It is worth addressing, in particular, that by operating the SOA at optimum operating conditions corresponding to different wavelengths, a <3Gb/s variation in maximum achievable signal line rate is obtained across an entire wavelength range of 80nm, as shown in Fig. 7. This indicates that colourless AMOOFDM transmitters are achievable when different optimum SOA operating conditions are chosen corresponding to different CW wavelengths.
Figure 8 examines the impact of driving current PTP on the maximum achievable AMOOFDM transmission performance for different wavelengths. In obtaining Fig. 8, the identified optimum optical input powers and bias currents are adopted for each individual wavelength selected. The transmission distance is taken to be 60km. It is very interesting to note from Fig. 8 that an optimum PTP value of 80mA exists for all CW wavelengths varying between 1510nm and 1590nm. The occurrence of the wavelength independent optimum PTP is due to the co-existed effects of signal clipping and signal extinction ratio. For a given CW wavelength, a high (small) PTP value leads to a strong (weak) signal clipping effect and a large (small) signal extinction ratio. A long CW wavelength considerably broadens the linear current-gain region, thus giving the reduced signal clipping effect. On the other hand, a long CW wavelength also decreases the slope of the linear current-gain curve, thus giving a reduced signal extinction ratio. The first effect offsets the second one, an almost wavelength independent optimum PTP value is observed in Fig. 8.
4.3. Capacity versus reach performance under optimum SOA operating conditions
It is clear from the discussions in Section 4.2 that the optimization of SOA operating conditions enables the realization of colourless AMOOFDM transmitters. Based on the identified optimum operating conditions for different CW wavelengths, the maximum achievable AMOOFDM transmission capacity versus reach performance is plotted in Fig. 9. Within a broad wavelength region of 1510–1590nm, an almost wavelength insensitive AMOOFDM transmission performance is obtainable for transmission distances of up to 150km. In particular, the SOA-enabled colourless transmitter is capable of supporting >30Gb/s signal transmission over 60km SMFs. It should be pointed out that the worst transmission performance at 1590nm is mainly due to the long wavelength-induced strong chromatic dispersion effect.
It is also worth addressing that the transmission performance of the colourless transmitters is very robust to variations in SOA parameters such as saturation energy and SOA length.
This strengthens further the technical basement of employing optimized SOA intensity modulators to achieve colourless AMOOFDM transmitters for WDM-PONs.
The wavelength dependent transmission performance of SOA modulated AMOOFDM signals has been investigated, for the first time, over IMDD SMF links without optical amplification and chromatic dispersion compensation. A theoretical SOA model describing optical gain saturation and gain spectral characteristics has been developed, based on which optimum SOA operating conditions have been identified for different wavelengths varying in a broad range of 1510nm–1590nm. Numerical simulation results have shown that, within the entire wavelength window, the SOA intensity modulators operating at the identified optimum conditions enable the realization of colourless AMOOFDM transmitters. In addition, it is also shown that the colourless AMOOFDM transmitters are capable of supporting >30Gb/s transmission over 60km SMFs.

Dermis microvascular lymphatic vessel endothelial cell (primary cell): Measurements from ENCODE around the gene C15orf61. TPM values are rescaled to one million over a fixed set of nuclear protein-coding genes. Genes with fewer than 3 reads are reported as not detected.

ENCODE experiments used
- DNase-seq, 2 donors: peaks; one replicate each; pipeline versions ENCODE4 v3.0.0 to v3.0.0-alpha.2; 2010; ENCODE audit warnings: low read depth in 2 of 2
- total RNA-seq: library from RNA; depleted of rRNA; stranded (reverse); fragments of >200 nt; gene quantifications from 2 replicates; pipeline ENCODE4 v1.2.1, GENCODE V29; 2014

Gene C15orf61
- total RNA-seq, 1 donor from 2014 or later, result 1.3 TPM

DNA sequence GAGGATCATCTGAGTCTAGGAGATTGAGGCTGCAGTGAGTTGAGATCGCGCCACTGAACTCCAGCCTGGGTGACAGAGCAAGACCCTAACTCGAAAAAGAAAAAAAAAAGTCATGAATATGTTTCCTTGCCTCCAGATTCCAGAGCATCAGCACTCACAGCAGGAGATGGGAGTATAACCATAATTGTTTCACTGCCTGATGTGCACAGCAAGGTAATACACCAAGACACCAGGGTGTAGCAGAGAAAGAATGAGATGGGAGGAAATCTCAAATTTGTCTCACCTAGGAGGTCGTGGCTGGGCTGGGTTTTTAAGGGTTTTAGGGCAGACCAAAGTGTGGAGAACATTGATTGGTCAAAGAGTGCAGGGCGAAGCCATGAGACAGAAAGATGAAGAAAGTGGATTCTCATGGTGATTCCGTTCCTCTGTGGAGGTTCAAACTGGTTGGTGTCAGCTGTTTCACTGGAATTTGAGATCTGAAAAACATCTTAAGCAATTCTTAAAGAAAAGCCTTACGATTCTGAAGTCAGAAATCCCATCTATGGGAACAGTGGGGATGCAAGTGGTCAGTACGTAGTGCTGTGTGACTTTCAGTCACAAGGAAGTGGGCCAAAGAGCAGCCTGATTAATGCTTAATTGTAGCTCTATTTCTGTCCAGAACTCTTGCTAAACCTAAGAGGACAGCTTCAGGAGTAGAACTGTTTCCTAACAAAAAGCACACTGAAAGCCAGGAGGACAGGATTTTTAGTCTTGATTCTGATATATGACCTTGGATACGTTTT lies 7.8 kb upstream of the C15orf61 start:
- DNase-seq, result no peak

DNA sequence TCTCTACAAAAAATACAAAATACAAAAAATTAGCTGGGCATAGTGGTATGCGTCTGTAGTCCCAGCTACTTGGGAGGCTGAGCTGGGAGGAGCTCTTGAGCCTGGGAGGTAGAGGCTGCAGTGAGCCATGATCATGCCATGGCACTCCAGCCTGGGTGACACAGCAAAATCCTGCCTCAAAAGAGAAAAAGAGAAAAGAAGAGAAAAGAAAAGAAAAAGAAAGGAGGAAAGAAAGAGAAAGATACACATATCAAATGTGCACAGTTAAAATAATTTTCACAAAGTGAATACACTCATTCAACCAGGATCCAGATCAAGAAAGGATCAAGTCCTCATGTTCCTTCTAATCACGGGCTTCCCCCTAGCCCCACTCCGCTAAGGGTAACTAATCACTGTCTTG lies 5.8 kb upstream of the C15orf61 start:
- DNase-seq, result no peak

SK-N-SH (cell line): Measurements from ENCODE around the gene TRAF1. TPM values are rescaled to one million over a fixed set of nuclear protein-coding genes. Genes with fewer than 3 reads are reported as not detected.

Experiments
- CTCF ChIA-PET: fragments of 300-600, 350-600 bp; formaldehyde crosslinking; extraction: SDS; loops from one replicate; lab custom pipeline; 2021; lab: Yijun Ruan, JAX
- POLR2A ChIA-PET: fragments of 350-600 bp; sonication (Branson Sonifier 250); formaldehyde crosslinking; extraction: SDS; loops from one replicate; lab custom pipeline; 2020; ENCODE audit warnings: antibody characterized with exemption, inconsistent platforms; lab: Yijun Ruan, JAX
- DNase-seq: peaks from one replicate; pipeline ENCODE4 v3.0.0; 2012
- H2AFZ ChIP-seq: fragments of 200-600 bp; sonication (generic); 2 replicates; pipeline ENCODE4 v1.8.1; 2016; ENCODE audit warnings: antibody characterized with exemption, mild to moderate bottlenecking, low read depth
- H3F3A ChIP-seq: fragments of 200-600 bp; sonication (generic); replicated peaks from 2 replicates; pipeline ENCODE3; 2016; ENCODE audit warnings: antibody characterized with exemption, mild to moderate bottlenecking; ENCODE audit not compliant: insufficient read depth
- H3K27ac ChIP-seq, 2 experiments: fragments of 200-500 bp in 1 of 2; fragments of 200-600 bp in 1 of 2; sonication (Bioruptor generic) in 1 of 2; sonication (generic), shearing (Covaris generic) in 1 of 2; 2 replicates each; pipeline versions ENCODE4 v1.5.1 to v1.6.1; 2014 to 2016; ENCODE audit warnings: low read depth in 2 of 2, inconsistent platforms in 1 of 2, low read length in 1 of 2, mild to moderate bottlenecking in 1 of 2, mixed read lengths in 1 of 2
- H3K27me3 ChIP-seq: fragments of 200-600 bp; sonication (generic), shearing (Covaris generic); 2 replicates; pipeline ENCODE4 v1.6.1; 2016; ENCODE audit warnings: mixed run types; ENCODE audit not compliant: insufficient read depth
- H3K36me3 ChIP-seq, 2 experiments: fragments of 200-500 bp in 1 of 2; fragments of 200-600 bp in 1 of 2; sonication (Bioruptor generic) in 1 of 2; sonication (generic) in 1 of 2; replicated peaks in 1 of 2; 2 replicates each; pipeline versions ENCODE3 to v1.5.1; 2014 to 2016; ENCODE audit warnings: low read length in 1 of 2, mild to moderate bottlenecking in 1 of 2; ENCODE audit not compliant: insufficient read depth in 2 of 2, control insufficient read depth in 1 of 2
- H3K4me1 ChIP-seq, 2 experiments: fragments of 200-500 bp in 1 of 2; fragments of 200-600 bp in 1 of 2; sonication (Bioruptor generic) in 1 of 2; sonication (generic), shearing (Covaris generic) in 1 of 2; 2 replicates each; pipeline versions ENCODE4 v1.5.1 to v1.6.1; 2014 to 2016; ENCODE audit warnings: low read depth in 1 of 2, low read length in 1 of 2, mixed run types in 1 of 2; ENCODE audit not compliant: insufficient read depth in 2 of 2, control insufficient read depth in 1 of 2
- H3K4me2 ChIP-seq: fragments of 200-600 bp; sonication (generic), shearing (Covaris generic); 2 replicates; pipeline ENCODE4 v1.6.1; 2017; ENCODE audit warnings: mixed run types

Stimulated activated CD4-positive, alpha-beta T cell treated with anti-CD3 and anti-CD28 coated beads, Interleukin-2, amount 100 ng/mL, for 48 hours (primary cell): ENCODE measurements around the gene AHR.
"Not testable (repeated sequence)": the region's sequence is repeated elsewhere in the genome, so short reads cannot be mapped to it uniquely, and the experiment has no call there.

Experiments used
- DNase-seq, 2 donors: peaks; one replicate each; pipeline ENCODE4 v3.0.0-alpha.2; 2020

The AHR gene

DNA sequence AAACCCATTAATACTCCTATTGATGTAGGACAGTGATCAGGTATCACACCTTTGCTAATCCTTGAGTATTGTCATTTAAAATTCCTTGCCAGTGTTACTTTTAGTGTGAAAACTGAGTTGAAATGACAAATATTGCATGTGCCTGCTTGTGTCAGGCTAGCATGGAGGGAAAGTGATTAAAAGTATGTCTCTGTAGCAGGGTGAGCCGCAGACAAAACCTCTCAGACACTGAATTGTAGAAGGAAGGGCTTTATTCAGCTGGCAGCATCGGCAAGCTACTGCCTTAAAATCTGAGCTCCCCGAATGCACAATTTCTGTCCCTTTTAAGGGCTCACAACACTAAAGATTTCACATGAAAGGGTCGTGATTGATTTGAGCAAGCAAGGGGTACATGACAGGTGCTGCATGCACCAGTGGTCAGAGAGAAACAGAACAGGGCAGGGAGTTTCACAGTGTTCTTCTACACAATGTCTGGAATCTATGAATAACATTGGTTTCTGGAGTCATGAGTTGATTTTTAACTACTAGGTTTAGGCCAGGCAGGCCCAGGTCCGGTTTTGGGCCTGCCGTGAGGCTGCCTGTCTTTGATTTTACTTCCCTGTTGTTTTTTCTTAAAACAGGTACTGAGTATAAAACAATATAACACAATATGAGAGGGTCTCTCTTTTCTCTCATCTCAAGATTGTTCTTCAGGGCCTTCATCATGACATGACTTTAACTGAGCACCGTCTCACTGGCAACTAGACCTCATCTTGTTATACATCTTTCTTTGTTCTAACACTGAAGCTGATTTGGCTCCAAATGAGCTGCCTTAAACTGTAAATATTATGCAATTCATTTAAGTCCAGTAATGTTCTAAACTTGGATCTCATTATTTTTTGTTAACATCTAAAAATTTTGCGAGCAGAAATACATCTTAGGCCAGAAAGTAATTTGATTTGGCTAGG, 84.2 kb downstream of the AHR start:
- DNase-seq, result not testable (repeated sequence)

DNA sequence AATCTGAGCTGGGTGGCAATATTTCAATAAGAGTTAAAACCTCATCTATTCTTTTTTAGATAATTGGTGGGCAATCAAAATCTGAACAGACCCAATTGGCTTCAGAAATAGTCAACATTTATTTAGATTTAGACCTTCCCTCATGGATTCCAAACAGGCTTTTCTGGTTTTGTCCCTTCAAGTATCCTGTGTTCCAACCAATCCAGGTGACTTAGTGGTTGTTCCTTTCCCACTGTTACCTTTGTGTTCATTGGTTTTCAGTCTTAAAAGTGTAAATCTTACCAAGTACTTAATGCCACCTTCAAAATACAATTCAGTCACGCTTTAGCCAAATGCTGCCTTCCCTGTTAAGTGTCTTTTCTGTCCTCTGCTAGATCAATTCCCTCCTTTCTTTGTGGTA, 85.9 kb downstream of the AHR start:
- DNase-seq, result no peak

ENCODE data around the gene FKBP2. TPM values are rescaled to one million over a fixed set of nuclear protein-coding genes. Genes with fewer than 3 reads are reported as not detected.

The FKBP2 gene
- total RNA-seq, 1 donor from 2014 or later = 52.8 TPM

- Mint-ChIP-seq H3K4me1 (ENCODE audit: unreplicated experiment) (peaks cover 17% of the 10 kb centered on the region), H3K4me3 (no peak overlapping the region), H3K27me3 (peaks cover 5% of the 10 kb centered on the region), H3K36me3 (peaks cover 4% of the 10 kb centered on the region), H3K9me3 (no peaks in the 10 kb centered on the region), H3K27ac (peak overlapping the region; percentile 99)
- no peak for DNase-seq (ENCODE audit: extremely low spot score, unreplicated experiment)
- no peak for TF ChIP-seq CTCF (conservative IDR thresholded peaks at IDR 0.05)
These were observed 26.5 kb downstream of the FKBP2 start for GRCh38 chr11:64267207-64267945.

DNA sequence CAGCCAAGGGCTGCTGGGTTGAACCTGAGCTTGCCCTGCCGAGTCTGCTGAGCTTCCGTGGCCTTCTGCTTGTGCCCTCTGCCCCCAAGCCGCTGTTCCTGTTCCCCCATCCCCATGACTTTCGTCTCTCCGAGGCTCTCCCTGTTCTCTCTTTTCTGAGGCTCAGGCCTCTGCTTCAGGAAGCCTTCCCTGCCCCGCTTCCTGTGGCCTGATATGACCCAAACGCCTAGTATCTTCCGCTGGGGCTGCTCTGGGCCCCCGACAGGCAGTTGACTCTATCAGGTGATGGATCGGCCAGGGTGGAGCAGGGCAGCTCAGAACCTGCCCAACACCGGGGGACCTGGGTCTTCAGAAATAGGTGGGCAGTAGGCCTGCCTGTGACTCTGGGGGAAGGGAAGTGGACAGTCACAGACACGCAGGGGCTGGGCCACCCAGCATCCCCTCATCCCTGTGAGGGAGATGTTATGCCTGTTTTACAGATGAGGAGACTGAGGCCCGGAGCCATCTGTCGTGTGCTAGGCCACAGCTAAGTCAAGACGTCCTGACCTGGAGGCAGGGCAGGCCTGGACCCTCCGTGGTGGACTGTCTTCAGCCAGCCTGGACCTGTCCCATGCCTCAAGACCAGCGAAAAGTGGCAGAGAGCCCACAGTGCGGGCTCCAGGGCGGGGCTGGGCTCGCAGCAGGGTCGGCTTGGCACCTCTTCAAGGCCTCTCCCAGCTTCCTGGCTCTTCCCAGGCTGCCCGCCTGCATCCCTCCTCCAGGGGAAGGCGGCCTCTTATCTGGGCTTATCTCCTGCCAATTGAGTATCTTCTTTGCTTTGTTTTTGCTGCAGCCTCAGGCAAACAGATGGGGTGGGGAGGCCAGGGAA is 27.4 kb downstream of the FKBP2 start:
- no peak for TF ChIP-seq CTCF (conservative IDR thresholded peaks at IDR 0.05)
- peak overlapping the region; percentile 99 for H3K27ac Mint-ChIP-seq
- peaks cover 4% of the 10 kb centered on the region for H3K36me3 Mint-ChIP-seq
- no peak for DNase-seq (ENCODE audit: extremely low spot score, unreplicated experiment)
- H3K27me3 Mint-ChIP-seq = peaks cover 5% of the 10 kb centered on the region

It is worth mentioning that, the optimum optical input power identified in this paper is much higher than the typical output power of a commercially available tunable laser. To effectively reduce the optimum power, use may be made of two techniques including, for example, 1) employment of several CW optical waves at different wavelengths; 2) replacing conventional SOAs with quantum-dot SOAs. Detailed investigations of the feasibility of these approaches are currently being undertaken, and results will be reported elsewhere in due course.
This work was partly supported by the European Community’s Seventh Framework Programme (FP7/2007-2013) within the project ICT ALPHA under grant agreement n° 212 352, in part by the U.K. Engineering and Physics Sciences Research Council under Grant EP/D036976, and in part by The Royal Society Brian Mercer Feasibility Award. The work of J.L. Wei was also supported by the School of Electronic Engineering and the Bangor University.
The authors would like to thank Dr. Y. H. Hong and Dr. I. Pierce of Bangor University for their comments on the work.
References and links
1. K. Grobe and J.-P. Elbers, “PON in adolescence: from TDMA to WDM-PON,” IEEE Commun. Mag. 46, 26–34 (2008). [CrossRef]
2. P. Healey, P. Townsend, C. Ford, L. Johnston, P. Townley, I. Lealman, L. Rivers, S. Perrin, and R. Moore, “Spectral slicing WDM-PON using wavelength-seeded reflective SOAs,” Electron. Lett. 37, 1181–1182 (2001). [CrossRef]
3. K. Iwatsuki, J.-I. Kani, H. Suzuki, and M. Fujiwara, “Access and metro networks based on WDM technologies,” J. Lightwave Technol. 22, 2623–2630 (2004). [CrossRef]
4. E. K. MacHale, G. Talli, P. D. Townsend, A. Borghesani, I. Lealman, D. G. Moodie, and D. W. Smith, “Extended-reach PON employing 10Gb/s integrated reflective EAM-SOA,” in European Conference on Optical Communication (ECOC), (Brussels, Belgium, 2008), paper Th.2.F.1.
5. J. M. Tang, P. M. Lane, and K. A. Shore, “High speed transmission of adaptively modulated optical OFDM signals over multimode fibers using directly modulated DFBs,” J. Lightwave Technol. 24, 429–441 (2006). [CrossRef]
7. M. Schuster, S. Randel, C.A. Bunge, S. C. J. Lee, F. Breyer, B. Spinnler, and K. Petermann, “Spectrally efficient compatible single-sideband modulation for OFDM transmission with direct detection,” IEEE Photon. Technol. Lett. 20, 670–672 (2008). [CrossRef]